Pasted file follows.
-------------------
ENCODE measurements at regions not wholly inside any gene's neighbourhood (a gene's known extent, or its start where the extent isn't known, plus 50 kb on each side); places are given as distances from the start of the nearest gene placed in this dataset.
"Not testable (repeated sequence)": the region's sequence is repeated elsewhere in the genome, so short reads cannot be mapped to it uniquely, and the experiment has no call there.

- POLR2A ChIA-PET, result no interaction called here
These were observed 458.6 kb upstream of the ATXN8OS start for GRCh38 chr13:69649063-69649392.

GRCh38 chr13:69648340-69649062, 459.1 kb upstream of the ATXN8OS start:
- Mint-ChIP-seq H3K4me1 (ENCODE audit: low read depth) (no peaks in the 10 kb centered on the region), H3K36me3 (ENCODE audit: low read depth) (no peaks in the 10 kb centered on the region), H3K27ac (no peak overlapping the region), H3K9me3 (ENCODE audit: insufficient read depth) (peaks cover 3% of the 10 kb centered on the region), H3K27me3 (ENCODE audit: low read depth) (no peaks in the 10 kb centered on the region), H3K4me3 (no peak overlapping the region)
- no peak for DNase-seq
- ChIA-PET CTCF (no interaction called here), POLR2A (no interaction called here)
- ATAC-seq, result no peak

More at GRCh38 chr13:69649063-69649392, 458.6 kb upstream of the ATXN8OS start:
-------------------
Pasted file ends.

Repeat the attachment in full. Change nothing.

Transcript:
ENCODE measurements at regions not wholly inside any gene's neighbourhood (a gene's known extent, or its start where the extent isn't known, plus 50 kb on each side); places are given as distances from the start of the nearest gene placed in this dataset.
"Not testable (repeated sequence)": the region's sequence is repeated elsewhere in the genome, so short reads cannot be mapped to it uniquely, and the experiment has no call there.

- POLR2A ChIA-PET, result no interaction called here
These were observed 458.6 kb upstream of the ATXN8OS start for GRCh38 chr13:69649063-69649392.

GRCh38 chr13:69648340-69649062, 459.1 kb upstream of the ATXN8OS start:
- Mint-ChIP-seq H3K4me1 (ENCODE audit: low read depth) (no peaks in the 10 kb centered on the region), H3K36me3 (ENCODE audit: low read depth) (no peaks in the 10 kb centered on the region), H3K27ac (no peak overlapping the region), H3K9me3 (ENCODE audit: insufficient read depth) (peaks cover 3% of the 10 kb centered on the region), H3K27me3 (ENCODE audit: low read depth) (no peaks in the 10 kb centered on the region), H3K4me3 (no peak overlapping the region)
- no peak for DNase-seq
- ChIA-PET CTCF (no interaction called here), POLR2A (no interaction called here)
- ATAC-seq, result no peak

More at GRCh38 chr13:69649063-69649392, 458.6 kb upstream of the ATXN8OS start: